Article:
Having trouble remembering U-sound!

I just can’t get my head wrapped around with the u-sound! Like 古 (Ko) and 公(kou). Sometime i might accidentally added an “U” to Ko, or not adding “U” to Kou. It really frustrates me!

For 古, I just came up with a reading mnemonic that might help me. “Grandpa Ko is old”. Hopefully it helps to solve this 古. Still there plenty of Kanji around with the same issue! Recently, another kanji is 号 and 午. For 午 reading mnemonic, “Goku have to fight Frieza in the afternoon”. As for, 号, no possible reading mnemonic yet.

What’s your solution? How did you overcome this?

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If I remember correctly, some of the mnemonics denote the -o readings as “little,” like “little Kyoto” for きょ.

Personally, I’ve found it easiest to assume -ou and try to remember it specially when the reading is just -o. There’s so many kanji with しょう, こう, ろう, ほう, ゆう, etc., and comparatively fewer (so far) without the extra u.

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I’m not sure. I just find hard to get them right… Hahaha!

To be honest i mostly try to listen to the pronunciation for the actor multiple times which help me assume which sound is it closer to. Other times i just push through and it works.

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I’m not sure how much this will help, but the difference between a something like こ and こう in an onyomi is just the length of time you are making the お sound. So if a こ is one beat long, a こう is two beats long. Physically clapping out the sounds with the words might help ingrain them.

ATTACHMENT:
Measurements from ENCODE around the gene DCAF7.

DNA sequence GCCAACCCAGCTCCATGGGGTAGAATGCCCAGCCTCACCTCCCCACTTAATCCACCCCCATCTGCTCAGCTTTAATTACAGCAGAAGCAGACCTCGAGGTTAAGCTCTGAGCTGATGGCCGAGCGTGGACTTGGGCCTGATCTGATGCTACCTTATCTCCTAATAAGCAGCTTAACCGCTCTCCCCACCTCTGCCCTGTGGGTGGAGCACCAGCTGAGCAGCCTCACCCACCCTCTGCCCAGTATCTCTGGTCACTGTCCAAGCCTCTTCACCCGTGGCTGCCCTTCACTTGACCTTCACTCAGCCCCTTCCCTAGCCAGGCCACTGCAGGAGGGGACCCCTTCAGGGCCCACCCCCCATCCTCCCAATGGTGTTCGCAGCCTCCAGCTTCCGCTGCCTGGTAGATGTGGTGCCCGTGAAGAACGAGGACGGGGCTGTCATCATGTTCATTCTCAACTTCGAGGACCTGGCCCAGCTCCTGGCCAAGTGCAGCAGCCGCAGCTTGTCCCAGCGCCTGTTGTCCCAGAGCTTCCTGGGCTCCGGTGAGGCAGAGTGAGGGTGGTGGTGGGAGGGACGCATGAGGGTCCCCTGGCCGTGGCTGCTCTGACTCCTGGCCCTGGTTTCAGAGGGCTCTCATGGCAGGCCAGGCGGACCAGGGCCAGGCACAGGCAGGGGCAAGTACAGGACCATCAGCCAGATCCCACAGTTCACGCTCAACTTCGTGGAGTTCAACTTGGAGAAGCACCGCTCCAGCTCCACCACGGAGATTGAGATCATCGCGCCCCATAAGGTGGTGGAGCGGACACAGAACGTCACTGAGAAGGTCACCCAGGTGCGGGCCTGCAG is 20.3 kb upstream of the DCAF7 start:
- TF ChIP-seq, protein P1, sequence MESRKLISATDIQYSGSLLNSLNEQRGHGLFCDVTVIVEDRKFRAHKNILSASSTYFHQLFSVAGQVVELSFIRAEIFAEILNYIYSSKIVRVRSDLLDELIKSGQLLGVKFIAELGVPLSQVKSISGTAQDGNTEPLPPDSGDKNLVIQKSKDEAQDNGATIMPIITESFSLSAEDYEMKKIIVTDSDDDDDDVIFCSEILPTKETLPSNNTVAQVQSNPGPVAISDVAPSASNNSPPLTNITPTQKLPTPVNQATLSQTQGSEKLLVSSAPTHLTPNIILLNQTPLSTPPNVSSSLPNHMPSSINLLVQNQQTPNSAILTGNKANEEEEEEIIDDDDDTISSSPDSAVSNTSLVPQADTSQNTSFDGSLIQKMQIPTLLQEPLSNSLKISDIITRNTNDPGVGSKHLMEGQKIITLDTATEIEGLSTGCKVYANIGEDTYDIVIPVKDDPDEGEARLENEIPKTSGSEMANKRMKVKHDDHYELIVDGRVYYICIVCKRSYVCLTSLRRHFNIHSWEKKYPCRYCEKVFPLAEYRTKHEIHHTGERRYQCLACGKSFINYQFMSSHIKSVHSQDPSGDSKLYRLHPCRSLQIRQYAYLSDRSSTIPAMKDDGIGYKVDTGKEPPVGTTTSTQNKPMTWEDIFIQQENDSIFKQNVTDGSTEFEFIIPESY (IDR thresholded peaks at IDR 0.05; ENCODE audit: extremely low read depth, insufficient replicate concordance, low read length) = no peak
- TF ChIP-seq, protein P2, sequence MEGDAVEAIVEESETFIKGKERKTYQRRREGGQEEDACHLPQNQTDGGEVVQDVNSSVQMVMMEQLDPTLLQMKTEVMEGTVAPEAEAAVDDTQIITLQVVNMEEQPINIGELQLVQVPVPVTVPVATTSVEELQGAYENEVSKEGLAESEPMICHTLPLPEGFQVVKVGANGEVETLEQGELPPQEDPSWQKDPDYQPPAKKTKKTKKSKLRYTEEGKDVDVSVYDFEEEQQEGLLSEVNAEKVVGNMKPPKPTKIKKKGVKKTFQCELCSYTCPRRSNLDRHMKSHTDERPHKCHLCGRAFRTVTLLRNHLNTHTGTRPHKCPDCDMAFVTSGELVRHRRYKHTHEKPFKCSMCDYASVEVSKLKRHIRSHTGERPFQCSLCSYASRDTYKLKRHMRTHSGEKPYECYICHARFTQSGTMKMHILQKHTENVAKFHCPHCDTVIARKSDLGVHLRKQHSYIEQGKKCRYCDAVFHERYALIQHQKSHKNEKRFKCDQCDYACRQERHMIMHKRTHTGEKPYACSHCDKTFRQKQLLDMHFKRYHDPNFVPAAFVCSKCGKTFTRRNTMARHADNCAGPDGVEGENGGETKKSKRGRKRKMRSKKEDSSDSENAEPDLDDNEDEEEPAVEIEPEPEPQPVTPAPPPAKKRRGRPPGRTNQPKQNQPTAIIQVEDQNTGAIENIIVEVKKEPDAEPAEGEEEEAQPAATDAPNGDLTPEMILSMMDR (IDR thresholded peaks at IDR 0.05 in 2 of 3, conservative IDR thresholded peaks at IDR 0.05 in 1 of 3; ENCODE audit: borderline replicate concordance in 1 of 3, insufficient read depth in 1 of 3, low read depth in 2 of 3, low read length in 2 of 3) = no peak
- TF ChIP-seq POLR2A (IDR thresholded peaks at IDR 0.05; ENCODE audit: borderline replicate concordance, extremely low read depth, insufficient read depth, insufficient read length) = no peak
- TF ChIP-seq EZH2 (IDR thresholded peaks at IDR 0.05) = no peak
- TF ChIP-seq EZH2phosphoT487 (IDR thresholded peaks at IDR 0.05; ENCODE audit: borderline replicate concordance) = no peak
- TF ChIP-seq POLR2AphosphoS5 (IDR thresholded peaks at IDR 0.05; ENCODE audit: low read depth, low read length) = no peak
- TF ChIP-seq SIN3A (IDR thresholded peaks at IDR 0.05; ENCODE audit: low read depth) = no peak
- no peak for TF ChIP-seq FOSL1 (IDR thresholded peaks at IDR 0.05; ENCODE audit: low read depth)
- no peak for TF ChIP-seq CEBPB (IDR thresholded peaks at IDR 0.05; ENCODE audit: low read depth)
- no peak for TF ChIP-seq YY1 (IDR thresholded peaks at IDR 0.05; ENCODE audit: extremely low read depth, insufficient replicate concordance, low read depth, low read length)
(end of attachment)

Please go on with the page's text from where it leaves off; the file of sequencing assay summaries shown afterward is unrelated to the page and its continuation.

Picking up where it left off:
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I tried that, doesnt much help. Perhaps I need to keep on doing it…It sucks that I keep getting pushed down to Apprentice level. Hahaha!

Okay, just wanted to check that you weren’t making a hard u-sound as well.

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I think the trick lies in the pronunciation. That’s really it.

If you learn and listen to the pronunciation of a word, it should be obvious how it is spelled. Japanese is a very straightforward language like that. There are no “hidden” vowels, appearing in writing, but getting a shorter sound, like in French or English.

If it’s a long “oh”-sound it’s spelled ou, if it’s a short “oh”-sound it’s spelled o.

Just like a short i-sound is spelled i, and a long i-sound is spelled ii.
(the difference in sounds for words like kowai (scary) to kawaii (cute) )

The principle is exactly the same.

If you put them together you get, kowai kawaii, a fashion statement :slightly_smiling_face:
cbc496adf424771d364d8a0c3251f06e--japan-street-kawaii-fashion

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Sometimes it’s spelled oo
大きい・おおきい

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Sorry about that. I simply forgot about that. Hm. :thinking: But, the pronunciation for oo and ou is still not the same. You can always hear the u coming through in the pronunciation of an ou. All vowels are pronounced in Japanese; nothing remains silent.

Perhaps, it can help to have a typical ou-sound word in mind when learning new words, to help cement their spelling and pronunciation. For example, king, Ou, and connect the new word to the same sound.